Can Lawyers Save the Planet?

Will lawyers save the planet? As far as making ecocide an international crime, the case seems rather compelling.
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Consider two scenarios:

Scenario one involves a corporation that wants to extract oil from a territory where an indigenous population lives. When they refuse to leave their homeland, a government minister orders in the army, giving express orders to kill those who remain. The army kills 1000 people. The oil is extracted.

Scenario two involves the same corporation, the same oil, and the same people. Instead of ordering in the army, the minister simply approves the project. The oil leaks into the river system poisoning the fish and the people who drink the water. The same number of people die.

Only one scenario involves an international crime. How can this be?

The group Eradicating Ecocide has proposed amending the 1998 Rome Statute to include a fifth crime against peace -- the crime of ecocide.

Eradicating Ecocide's legal adviser Louise Kulbicki recently attended the World Congress on Justice, Governance and Law for Environmental Sustainability in Brazil, which brought together chief justices and attorneys general from around the world.

"Everybody recognized that there is a need to develop international environmental crimes," Kulbicki reports.

Ecocide, roughly defined, is "extensive damage to and loss of ecosystems of a given territory, whether by human agency or by other cause, to such an extent that peaceful enjoyment by the inhabitants of that territory has been severely diminished."

Perpetrators would be liable to prosecution at the International Criminal Court if national courts were unable or unwilling to prosecute.

"It's a crime against nature, a crime against humanity, against future generations."

Ironically, destruction of environment is classed as a war crime, but this law does not apply in peacetime.

"It's a huge injustice and that legal loophole needs to be closed," Kulbicki affirms.

The only challenge now is to garner the political will to accept ecocide as an international crime.

The specifics are quite daunting. What about test explosives, mining, GM crops and greenhouse gas emissions?

States are more likely to agree on concrete examples such as unsustainable forestry, destruction of river systems, and mining projects.

Critics point to the inclusion of natural disasters being considered a crime, which appears not to make sense.

It only seems just that a CEO or government minister should face jail time for destroying ecosystems. As with other crimes against peace, all peoples have a vested interest in deterring and punishing ecocide.

As opposed to genocide, for which the prosecutor must prove "intent," ecocide would involve strict liability. This means that an individual is guilty if the consequences of their actions were "reasonably foreseeable," a common judicial practice.

In the first scenario above, a genocide has been committed, and the guilty parties are often punished. But the second scenario happens all too often, and with impunity for the perpetrators.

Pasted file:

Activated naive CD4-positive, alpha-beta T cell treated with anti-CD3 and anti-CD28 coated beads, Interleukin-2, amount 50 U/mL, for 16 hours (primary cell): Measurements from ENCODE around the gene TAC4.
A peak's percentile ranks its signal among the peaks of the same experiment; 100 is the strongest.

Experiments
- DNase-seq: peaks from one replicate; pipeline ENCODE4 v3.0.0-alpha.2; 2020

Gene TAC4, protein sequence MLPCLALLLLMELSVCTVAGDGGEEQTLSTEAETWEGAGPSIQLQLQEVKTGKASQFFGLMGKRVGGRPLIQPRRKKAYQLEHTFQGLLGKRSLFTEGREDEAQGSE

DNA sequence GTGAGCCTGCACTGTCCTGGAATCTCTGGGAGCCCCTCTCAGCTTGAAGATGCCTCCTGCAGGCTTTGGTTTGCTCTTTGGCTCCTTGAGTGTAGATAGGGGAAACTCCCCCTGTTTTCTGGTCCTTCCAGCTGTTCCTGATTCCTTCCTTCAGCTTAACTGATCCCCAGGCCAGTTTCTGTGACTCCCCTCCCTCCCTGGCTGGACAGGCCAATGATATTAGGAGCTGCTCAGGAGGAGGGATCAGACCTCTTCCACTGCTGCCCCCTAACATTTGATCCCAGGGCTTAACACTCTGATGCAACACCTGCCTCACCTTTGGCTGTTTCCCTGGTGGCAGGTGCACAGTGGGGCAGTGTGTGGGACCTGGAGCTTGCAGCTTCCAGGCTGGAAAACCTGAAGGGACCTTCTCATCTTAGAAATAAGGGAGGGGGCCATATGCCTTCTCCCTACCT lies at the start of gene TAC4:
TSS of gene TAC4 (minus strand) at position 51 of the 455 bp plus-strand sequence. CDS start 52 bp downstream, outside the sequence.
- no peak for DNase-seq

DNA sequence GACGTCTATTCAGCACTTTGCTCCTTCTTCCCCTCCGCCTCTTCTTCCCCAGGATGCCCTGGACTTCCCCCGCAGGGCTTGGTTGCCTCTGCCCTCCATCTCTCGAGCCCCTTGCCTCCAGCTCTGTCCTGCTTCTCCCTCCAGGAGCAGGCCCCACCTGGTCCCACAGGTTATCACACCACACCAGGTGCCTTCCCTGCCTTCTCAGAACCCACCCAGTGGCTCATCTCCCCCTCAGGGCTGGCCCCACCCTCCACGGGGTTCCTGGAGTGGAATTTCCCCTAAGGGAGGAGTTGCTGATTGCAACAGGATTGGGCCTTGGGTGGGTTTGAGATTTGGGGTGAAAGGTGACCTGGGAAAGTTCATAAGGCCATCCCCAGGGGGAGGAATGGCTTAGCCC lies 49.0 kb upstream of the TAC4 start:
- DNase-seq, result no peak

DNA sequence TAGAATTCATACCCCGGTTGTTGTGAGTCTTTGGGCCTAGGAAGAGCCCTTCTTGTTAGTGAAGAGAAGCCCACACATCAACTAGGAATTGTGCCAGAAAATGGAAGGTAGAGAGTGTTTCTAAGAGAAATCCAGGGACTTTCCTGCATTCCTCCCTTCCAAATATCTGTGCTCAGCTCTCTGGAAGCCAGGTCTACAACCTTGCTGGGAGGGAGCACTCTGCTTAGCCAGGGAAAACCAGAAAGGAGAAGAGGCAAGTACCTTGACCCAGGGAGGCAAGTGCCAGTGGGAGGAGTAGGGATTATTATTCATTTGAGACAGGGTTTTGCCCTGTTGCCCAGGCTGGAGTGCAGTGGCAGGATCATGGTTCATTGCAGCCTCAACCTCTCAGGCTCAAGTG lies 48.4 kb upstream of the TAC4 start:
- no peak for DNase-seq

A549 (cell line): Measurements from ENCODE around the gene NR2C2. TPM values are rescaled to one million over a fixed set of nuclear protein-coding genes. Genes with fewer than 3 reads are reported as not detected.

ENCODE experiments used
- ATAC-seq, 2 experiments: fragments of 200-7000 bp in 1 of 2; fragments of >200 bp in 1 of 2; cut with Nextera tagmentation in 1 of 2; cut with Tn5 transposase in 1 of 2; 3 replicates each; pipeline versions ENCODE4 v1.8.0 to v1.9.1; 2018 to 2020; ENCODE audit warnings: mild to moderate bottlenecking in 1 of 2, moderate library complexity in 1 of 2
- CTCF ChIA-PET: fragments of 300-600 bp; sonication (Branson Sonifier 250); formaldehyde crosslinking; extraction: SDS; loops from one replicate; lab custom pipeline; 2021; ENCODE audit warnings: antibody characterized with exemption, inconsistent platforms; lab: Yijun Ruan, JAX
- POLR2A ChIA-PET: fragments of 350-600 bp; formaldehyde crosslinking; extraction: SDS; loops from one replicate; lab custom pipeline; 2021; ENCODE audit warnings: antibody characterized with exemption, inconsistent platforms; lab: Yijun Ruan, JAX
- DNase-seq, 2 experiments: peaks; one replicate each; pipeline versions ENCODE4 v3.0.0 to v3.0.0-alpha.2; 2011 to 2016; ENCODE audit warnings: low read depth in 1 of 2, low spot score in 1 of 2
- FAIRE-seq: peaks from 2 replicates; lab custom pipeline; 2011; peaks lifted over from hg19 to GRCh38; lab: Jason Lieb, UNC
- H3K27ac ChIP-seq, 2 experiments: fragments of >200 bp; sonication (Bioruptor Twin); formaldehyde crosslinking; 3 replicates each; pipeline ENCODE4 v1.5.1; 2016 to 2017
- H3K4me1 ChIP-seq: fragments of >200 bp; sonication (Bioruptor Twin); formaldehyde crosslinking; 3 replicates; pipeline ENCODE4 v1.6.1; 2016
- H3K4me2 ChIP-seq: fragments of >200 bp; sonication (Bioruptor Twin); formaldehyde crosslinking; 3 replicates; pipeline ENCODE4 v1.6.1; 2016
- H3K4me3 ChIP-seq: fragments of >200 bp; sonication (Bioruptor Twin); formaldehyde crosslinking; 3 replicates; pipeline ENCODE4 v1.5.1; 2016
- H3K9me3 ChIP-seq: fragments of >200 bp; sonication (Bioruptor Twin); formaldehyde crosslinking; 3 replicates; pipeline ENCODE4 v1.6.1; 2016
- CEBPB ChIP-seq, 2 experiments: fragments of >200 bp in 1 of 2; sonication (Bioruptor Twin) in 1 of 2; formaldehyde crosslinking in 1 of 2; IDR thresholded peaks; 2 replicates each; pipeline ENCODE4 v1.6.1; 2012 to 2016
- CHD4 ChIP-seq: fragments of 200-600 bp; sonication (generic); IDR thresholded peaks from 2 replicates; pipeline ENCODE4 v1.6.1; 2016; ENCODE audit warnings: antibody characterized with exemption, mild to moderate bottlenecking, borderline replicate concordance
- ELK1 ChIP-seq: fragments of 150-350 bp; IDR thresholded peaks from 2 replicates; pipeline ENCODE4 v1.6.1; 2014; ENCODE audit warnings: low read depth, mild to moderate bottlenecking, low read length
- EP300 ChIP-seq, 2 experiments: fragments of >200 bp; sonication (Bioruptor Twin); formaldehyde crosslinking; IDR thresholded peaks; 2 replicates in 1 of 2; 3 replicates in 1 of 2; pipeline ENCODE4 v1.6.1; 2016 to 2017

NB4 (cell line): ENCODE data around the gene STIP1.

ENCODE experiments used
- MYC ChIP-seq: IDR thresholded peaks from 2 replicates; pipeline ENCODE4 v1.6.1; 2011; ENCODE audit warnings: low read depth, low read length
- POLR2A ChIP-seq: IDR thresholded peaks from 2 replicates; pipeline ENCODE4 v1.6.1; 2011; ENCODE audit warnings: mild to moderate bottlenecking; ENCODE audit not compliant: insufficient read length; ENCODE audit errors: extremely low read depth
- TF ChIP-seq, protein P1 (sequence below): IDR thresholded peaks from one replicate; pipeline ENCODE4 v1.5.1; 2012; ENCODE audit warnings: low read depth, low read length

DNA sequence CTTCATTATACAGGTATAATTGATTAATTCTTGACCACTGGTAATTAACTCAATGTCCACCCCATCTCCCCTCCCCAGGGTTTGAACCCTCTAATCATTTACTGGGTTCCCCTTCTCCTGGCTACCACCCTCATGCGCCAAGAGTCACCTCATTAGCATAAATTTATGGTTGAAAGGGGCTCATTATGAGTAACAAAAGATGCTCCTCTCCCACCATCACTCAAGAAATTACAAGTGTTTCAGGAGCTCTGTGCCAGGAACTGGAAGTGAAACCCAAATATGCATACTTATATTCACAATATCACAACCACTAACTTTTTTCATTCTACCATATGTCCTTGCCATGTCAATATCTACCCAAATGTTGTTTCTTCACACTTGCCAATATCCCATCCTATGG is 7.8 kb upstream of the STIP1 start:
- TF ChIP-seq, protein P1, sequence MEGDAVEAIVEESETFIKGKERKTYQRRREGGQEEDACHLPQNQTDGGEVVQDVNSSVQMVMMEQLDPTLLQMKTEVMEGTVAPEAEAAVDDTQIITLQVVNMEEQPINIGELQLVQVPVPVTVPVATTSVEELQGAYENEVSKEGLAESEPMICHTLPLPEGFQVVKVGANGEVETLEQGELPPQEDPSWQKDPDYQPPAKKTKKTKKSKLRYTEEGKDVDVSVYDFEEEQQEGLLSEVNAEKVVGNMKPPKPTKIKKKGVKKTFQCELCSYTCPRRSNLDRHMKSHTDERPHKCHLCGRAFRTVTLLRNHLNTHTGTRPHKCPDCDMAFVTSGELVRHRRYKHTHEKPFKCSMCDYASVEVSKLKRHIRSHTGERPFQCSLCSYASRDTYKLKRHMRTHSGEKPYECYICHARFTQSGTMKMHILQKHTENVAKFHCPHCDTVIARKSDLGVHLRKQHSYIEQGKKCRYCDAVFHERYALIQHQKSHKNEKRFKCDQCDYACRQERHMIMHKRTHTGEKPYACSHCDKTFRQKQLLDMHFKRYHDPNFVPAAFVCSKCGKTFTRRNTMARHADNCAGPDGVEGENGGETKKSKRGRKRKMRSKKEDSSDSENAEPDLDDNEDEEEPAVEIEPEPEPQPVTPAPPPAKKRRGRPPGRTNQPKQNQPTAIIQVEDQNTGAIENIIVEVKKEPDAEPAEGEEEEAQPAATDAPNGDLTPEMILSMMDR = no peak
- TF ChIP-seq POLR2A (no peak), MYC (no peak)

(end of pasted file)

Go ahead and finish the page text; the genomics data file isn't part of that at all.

Kubicki says that "one country has been very interested in Eradicating Ecocide," and alluded to support within the United Nations and the private sector.

On practical grounds, one country would have to propose an amendment to the Rome Statute, and then 80 countries would have to ratify it before it becomes law.

Consider this: the Genocide Convention has only been signed and ratified by 142 countries (out of 193) and the Torture Convention has 147 parties. And there are only 120 parties to the International Criminal Court (ICC) -- the United States, Russia and China being the notable exceptions.

In much of international law, the world's powerful and recalcitrant states retain a sense of superiority and exceptionalism. As the old adage goes, the strong do what they can and the weak suffer what they must.

Whilst this is cause for lamentation, it is not cause for resignation.

Up until the last century, it was ludicrous to think that a head of state could face jail time for crimes committed while in office. But since the end of the Cold War hundreds of government ministers, military commanders and heads of state have been tried and jailed for international crimes.

Being a government official no longer implies impunity, and state borders no longer ensure immunity.

"Extraterritoriality" -- the legal concept meaning that crimes committed abroad are punishable at home -- would apply to ecocide, as it does with bribery and sex offenses.

Any individual involved with ecocide anywhere in the world would be liable to prosecution.

"This makes it difficult for other business not to comply with it. They simply comply with the rules so their bottom line remains intact," explains Eradicating Ecocide's Kulbicki.

Justice tends to gain its own momentum, and international laws such as genocide are strengthened with time and experience. Critics point to the Balkans and to Rwanda, but fail to acknowledge that genocide was prevented in Libya and the Ivory Coast because of direct threats of ICC prosecution.

At the Rio+20 Conference on Sustainable Development in Brazil, the lack of progress to protect the environment has been attributed to a lack of political will.

The UN works by consensus, making progress glacially slow. International law works by momentum. Recalcitrant states are not an insurmountable barrier to progress.

Will lawyers save the planet? As far as making ecocide an international crime, the case seems rather compelling.

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